Today’s book, Just Mercy, is one of my favorites. I read it in 2015 (I think) without a pen to underline, asterisk, and margin-write (I just wanted to “enjoy” it), which was a HUGE mistake.
So, I re-read it this past August.
Bryan Stevenson, the author, “was a gifted young attorney when he founded the Equal Justice Initiative, a legal practice dedicated to defending the poor, the wrongly condemned, and those trapped in the furthest reaches of our criminal justice system.”
I had NO idea that so many people on death row were wrongly (and often intentionally) convicted of crimes. Just Mercy is full of powerful true stories of some of these men and women whom Bryan Stevenson has worked so hard to defend.
“This book is about getting closer to mass incarceration and extreme punishment in America. It is about how easily we condemn people in this country and the injustice we create when we allow fear, anger, and distance to shape the way we treat the most vulnerable among us. It’s also about a dramatic period in our recent history, a period that indelibly marked the lives of millions of Americans–of all races, ages, and sexes–and the American psyche as a whole.” (p. 15)
There’s just so much good stuff in these pages, so much valuable history (yet so interesting that you don’t even realize you’re learning). It’s tough stuff to hear though–our country’s sordid past of racism.
(Did you know that it wasn’t until the 1950’s, when school segregation was declared unconstitutional, that many states in the South put Confederate flags on their state government buildings and erected Confederate monuments?? HELLO.)
I had to fight some FEELINGS when the author would recount some of the encounters he had with judges and law officers down south.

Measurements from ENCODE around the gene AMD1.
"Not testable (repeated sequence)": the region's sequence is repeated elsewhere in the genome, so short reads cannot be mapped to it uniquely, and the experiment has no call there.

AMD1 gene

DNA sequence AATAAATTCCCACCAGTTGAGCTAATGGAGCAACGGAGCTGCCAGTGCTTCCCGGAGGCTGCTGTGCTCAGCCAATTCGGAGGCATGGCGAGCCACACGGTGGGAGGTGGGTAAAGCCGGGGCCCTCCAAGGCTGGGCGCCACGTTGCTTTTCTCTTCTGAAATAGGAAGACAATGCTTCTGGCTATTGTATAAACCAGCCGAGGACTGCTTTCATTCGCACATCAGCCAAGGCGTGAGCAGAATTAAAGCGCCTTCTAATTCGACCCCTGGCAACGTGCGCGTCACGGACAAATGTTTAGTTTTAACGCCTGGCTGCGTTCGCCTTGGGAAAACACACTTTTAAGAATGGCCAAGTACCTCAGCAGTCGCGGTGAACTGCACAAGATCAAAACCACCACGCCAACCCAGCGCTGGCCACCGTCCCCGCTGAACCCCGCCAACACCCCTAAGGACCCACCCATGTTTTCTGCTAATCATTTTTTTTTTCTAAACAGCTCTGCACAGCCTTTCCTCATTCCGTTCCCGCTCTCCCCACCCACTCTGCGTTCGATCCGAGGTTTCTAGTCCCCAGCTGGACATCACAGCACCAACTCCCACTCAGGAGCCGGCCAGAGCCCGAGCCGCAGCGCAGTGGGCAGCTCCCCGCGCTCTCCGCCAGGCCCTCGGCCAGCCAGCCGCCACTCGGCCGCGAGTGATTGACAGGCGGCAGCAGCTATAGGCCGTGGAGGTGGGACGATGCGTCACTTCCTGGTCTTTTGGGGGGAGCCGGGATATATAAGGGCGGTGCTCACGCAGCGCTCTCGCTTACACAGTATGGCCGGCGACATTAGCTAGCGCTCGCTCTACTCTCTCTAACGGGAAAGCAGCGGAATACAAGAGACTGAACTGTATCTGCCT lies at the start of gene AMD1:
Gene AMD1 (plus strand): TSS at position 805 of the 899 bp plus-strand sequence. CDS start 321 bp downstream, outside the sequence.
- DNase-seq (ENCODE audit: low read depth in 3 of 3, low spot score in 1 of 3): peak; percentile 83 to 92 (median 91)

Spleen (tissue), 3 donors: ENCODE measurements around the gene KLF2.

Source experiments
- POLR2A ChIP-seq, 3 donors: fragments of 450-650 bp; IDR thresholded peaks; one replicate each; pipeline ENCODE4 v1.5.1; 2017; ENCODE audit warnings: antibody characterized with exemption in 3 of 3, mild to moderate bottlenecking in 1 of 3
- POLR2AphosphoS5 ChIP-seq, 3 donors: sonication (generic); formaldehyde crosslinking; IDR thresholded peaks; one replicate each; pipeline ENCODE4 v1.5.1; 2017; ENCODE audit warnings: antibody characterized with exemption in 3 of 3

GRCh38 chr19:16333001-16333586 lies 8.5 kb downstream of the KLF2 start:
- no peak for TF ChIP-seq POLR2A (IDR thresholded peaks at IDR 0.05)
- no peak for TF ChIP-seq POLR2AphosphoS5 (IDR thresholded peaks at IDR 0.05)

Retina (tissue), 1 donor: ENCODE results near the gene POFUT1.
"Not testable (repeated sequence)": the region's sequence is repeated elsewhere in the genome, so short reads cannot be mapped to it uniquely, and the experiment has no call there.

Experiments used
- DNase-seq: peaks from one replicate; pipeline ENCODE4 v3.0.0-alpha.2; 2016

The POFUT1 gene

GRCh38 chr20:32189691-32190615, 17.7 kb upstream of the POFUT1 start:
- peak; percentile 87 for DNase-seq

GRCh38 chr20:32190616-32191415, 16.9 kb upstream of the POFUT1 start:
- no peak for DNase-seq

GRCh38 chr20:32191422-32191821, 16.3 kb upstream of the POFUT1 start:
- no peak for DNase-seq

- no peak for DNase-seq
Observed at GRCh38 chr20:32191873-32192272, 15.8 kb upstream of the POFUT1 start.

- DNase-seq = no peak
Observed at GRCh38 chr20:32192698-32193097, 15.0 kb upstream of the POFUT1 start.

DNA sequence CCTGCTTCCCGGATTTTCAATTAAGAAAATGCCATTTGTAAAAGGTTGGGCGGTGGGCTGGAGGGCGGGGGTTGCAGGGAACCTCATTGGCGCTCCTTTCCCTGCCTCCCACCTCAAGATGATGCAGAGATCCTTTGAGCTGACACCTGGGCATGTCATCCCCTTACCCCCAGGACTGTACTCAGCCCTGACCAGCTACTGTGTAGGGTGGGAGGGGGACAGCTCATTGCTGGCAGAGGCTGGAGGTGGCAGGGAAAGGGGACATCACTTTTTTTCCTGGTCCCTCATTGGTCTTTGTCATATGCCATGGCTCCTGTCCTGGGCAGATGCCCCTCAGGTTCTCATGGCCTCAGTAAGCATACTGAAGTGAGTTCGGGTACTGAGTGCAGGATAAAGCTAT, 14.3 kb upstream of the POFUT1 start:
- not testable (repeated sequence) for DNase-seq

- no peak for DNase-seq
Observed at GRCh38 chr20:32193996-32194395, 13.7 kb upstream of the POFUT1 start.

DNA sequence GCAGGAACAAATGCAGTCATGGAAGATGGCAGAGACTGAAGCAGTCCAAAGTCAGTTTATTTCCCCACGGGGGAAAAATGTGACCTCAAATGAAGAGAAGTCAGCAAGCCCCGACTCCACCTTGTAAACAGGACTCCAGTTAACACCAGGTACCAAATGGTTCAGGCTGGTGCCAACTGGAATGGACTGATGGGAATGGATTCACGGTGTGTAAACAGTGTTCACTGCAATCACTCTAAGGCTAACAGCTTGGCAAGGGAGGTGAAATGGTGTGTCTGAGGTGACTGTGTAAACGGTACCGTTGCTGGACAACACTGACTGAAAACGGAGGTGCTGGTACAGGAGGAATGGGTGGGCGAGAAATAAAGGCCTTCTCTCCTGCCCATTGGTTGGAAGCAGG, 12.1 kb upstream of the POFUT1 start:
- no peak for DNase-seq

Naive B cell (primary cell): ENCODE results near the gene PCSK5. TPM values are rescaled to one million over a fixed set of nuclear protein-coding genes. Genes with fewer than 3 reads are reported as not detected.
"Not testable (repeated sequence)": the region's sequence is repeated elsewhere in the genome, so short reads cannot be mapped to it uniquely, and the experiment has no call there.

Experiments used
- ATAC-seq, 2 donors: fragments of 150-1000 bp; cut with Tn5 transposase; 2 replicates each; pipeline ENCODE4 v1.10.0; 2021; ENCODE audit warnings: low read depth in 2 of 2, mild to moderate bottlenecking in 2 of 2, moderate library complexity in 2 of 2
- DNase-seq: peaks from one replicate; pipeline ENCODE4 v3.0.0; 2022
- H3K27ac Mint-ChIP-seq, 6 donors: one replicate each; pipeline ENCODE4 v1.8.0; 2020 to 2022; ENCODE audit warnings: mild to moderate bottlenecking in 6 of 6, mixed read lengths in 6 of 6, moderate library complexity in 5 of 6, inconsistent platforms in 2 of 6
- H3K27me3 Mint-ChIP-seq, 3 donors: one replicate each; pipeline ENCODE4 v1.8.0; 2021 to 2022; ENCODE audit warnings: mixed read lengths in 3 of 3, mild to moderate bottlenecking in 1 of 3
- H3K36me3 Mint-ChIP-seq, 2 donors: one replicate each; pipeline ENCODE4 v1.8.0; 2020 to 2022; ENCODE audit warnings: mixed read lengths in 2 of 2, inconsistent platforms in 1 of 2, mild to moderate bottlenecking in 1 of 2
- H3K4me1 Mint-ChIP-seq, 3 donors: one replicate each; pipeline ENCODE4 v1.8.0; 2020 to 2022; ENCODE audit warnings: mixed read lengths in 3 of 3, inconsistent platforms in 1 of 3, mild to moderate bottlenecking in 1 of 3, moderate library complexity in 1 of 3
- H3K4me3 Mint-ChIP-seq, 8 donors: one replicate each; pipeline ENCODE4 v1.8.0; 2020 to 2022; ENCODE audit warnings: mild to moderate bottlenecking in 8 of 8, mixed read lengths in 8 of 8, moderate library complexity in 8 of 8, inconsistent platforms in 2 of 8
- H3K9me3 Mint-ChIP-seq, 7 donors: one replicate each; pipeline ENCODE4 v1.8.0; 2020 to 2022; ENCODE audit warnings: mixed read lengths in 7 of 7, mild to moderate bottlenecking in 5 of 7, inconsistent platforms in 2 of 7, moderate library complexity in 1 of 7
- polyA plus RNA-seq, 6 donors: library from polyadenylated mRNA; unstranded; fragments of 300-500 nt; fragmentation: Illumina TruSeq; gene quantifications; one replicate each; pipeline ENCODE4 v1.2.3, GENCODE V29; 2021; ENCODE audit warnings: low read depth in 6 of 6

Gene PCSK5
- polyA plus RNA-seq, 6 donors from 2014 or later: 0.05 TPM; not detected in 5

Like this judge who said, “I’m going to grant your motion, Mr. Stevenson, but I’ll be honest. I’m pretty fed up with people always talking about minority rights. African Americans, Mexican Americans, Asian Americans, Native Americans… When is someone going to come to my courtroom and protect the rights of Confederate Americans?” (p. 193)
Um, I have an idea about when. HOW ABOUT IN 18-FREAKING-65 WHEN THE CIVIL WAR ENDED??? Oh, but wait. That wouldn’t work. BECAUSE THE CONFEDERATES LOST THE WAR.
OMG. Somebody needs to hold me.
Mr. Stevenson did a much better job of reining in his emotions than I would have.
I love what he told one judge: “Your Honor, I just want to say this before we adjourn. It was far too easy to convict this wrongly accused man for murder and send him to death row for something he didn’t do and much too hard to win his freedom after proving his innocence. We have serious problems and important work that must be done in this state.” (p. 225)
So much good stuff in this book. Read it.
(Related note: I think prisoners are a group of marginalized people who get overlooked perhaps more than any other group. For Christians, the command to care for/remember/visit the prisoner is made several times throughout the Bible. I wrote to a prisoner for the first time recently. It’s not hard to find people to write to.)
Bryan Stevenson and Equal Justice Initiative (EJI) are doing great work across the country. Next spring a lynching memorial opens up in Alabama. (I’m totally going the next time we’re in the States.) Watch this video:
EJI’s website has lots of great info if you want to learn more about lynching, slavery, and finding justice for the wrongly accused.
(All links are Amazon Associate links.)